A new study shows that nearly half of phase 3 cancer clinical trials carried out by the National Cancer Institute (NCI)-sponsored SWOG Cancer Research Network, one of five groups in NCI’s National Clinical Trials Network (NCTN), were associated with clinical care guidelines or new drug approvals. NCI is part of the National Institutes of Health.
The analysis was published in JAMA Network Open and conducted by researchers affiliated with SWOG from several institutions around the country. The study suggests that NCTN trials add value regardless of whether findings were positive or negative. In addition, the authors calculated the cost of running NCTN trials, and they also found that the cost of a U.S. Food and Drug Administration (FDA) approval from an NCTN trial was much less than the cost of an FDA approval from a trial run by pharmaceutical companies.
“We found that the NCTN program contributes clinically meaningful, cost-effective evidence to guide care of cancer patients,” said Joseph Unger, Ph.D., a health services researcher and biostatistician for SWOG at the Fred Hutchinson Cancer Research Center, Seattle, and lead author of the study. “These trials are largely funded by the public, which is getting good value for their investment.”
The researchers used data from 182 phase 3 trials enrolling 148,028 patients between 1980 and 2017. These included trials that were led by SWOG or that were led by other NCTN groups with SWOG participation. According to the analysis, 82 of the 182 trials, or 45%, were found to be “practice influential,” meaning that they influenced cancer care, either by being reflected in the National Comprehensive Cancer Network (NCCN) clinical guidelines or by being associated with a new drug approval by the FDA. Of those 82 practice-influential trials, 70 influenced NCCN guidelines, six influenced new FDA drug approvals, and six influenced both.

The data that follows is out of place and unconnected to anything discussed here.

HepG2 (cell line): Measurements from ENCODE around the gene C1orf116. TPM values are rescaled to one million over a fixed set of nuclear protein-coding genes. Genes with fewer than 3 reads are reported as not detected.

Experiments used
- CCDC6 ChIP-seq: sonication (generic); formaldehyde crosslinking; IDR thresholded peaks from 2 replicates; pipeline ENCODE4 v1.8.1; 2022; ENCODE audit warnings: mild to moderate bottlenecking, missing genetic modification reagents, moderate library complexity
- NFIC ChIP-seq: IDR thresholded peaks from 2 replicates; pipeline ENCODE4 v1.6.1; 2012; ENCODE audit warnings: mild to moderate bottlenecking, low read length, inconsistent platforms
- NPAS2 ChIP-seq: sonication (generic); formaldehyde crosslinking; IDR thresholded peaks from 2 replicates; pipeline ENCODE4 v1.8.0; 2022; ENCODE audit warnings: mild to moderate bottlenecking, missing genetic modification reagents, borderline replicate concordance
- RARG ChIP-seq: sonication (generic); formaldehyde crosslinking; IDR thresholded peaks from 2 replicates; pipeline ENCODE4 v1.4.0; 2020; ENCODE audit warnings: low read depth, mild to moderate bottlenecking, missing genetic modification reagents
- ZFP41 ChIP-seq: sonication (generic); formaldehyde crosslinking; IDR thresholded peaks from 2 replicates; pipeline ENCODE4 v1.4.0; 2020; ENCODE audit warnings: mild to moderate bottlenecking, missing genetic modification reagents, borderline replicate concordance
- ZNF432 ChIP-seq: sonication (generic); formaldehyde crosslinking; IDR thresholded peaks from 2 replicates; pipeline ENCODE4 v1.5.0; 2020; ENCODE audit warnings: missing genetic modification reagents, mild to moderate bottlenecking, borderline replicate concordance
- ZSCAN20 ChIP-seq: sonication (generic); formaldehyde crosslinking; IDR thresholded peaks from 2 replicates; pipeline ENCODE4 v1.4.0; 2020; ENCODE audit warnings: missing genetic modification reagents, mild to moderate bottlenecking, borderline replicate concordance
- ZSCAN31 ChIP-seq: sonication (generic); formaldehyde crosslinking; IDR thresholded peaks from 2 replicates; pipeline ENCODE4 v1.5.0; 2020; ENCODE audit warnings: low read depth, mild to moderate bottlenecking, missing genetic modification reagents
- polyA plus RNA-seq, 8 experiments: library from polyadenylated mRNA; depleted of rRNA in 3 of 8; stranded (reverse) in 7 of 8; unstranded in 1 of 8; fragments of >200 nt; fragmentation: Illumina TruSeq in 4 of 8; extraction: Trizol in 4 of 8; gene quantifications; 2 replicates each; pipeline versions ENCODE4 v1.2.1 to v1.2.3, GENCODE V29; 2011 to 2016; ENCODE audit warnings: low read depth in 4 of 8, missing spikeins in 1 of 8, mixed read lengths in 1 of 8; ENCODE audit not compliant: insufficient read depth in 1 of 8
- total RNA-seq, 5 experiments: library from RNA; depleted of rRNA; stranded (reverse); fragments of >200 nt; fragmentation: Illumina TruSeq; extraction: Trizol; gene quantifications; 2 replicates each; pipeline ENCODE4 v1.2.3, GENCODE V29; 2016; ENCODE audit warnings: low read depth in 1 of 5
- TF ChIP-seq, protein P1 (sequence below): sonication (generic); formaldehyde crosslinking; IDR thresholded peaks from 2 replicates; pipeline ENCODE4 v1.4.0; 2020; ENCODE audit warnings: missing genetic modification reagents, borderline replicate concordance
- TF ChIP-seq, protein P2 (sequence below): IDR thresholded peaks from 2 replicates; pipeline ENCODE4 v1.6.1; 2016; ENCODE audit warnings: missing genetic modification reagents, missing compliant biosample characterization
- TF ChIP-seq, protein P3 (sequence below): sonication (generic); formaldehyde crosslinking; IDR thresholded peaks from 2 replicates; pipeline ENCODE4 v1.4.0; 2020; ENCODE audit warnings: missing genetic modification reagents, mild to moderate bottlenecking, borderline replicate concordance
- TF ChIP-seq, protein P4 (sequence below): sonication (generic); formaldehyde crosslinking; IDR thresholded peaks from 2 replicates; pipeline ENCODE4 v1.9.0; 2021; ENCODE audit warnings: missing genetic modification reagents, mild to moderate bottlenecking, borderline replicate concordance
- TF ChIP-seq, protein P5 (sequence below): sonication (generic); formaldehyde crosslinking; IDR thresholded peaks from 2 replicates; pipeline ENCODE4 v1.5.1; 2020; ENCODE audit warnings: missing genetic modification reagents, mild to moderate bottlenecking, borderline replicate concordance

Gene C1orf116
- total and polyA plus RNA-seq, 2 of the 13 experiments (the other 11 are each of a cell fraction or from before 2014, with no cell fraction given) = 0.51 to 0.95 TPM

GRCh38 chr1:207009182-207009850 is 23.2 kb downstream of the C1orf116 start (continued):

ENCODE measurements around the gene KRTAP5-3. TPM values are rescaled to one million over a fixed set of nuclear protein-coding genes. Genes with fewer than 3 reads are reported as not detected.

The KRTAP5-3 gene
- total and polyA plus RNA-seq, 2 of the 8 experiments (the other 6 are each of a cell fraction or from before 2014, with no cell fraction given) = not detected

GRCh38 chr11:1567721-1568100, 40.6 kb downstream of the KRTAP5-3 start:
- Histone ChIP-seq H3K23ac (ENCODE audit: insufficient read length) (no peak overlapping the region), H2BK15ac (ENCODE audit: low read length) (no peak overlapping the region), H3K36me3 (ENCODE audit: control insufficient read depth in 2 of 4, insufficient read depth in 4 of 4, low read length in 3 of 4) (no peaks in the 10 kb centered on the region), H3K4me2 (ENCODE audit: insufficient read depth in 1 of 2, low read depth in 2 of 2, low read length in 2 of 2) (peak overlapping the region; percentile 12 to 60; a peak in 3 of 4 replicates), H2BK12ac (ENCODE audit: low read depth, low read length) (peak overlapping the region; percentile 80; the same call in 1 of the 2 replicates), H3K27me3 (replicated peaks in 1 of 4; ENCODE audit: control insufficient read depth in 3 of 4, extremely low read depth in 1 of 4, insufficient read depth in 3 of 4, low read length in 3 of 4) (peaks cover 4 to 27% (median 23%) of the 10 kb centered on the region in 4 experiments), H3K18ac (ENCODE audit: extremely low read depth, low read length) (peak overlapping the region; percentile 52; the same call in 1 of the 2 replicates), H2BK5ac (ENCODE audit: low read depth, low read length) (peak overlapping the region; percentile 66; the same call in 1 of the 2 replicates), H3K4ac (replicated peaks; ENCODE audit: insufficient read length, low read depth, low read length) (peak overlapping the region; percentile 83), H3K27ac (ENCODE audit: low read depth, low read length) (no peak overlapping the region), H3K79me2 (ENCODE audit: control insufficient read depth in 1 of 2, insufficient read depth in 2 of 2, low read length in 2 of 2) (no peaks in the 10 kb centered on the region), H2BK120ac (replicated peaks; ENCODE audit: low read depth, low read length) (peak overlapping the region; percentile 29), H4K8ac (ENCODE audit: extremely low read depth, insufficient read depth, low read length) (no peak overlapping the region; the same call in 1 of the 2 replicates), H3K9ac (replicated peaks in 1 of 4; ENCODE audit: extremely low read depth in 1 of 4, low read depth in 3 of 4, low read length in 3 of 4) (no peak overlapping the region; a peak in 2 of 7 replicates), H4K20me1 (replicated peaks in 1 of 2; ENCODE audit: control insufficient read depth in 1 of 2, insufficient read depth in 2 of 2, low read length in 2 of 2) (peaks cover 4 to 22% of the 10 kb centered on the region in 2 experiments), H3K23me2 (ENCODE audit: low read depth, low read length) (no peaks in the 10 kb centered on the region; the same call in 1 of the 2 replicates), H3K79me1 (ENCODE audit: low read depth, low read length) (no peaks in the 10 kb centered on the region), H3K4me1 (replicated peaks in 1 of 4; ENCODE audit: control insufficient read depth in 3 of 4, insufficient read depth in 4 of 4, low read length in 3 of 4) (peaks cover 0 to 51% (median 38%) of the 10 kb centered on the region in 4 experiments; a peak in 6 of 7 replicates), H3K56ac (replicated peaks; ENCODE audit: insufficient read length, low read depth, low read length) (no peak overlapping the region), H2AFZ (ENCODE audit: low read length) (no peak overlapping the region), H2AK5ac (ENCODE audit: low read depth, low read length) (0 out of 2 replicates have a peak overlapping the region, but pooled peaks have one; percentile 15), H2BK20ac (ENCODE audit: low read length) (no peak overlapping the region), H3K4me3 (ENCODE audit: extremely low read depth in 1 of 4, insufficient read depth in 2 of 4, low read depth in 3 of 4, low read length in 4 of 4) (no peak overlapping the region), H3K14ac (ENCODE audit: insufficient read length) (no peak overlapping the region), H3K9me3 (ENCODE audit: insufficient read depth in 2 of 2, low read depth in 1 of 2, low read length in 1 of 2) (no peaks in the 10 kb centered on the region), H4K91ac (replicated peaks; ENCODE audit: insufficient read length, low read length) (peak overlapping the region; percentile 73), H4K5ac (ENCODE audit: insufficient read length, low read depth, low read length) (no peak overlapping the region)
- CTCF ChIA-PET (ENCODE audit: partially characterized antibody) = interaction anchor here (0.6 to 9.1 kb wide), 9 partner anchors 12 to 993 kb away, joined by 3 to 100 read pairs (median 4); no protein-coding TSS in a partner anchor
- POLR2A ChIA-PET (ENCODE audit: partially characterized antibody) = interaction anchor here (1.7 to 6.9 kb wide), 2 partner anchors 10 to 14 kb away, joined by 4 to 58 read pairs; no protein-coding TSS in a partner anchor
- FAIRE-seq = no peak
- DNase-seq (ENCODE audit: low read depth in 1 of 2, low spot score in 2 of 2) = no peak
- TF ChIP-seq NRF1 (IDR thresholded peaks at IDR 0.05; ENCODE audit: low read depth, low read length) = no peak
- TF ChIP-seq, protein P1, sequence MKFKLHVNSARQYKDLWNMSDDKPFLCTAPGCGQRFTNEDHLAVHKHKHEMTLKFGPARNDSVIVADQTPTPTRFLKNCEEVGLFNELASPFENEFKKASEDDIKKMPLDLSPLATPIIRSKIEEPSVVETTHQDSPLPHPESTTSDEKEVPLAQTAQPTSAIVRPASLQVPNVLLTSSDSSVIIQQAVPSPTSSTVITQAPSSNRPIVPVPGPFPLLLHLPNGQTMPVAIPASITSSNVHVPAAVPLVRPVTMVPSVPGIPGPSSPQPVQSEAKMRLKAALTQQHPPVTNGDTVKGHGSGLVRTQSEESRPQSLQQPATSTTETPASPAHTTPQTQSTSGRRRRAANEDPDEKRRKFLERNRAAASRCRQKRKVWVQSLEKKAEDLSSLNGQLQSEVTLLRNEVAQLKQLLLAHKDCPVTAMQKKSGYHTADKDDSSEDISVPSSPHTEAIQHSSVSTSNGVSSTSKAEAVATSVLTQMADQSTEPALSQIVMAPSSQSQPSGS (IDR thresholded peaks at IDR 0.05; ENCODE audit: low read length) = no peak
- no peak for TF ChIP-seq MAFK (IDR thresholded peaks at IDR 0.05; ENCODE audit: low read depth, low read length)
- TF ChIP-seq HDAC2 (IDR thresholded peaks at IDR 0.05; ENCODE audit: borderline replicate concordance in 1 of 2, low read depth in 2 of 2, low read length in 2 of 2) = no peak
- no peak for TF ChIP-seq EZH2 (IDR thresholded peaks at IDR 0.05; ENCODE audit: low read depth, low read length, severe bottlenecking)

“Federally funded cancer treatment trials fill an important gap in clinical research by seeking answers to treatment questions that might not otherwise be explored,” said James Doroshow, M.D., director of NCI’s Division of Cancer Treatment and Diagnosis, which oversees the NCTN. “This study sheds light on the critical role these trials have in guiding clinical cancer treatment, whether the findings from the trials are positive or negative.”
In fact, the influence of negative trial results on cancer care seen in this study surprised the researchers. Of the 82 practice-influential trials identified, 35, or 43%, had negative findings, with nearly half of those 35 trials reaffirming standard of care compared with experimental therapies being tested in the trials. Such negative findings signal to the oncology community which new, and potentially expensive, drugs are not effective. Negative trials can also reveal harmful side effects caused by experimental therapies.
The researchers also sought to estimate the costs of the trials in the study and looked at differences in costs of getting FDA approvals between the publicly funded trials in the study and privately funded trials conducted by pharmaceutical companies, biotech firms, and other industry funders.
They estimated that total federal investment supporting the trials in the study was $1.36 billion. This suggests that for 182 trials, average costs were $7.5 million per completed phase 3 trial (all trials), $16.6 million per practice-influential trial, and $123.6 million per new drug approval. In a review of 10 studies of the cost of new drug approvals by industry, the researchers found that the mean inflation-adjusted cost for a single new drug approval was $1.73 billion.
The study authors wrote that this kind of cost comparison is imperfect because pharmaceutical company trials can be more expensive, in part because of regulatory costs. Still, this comparison highlights the value of the NCTN program for taxpayers and the patients and families that benefit, according to Dr. Unger.
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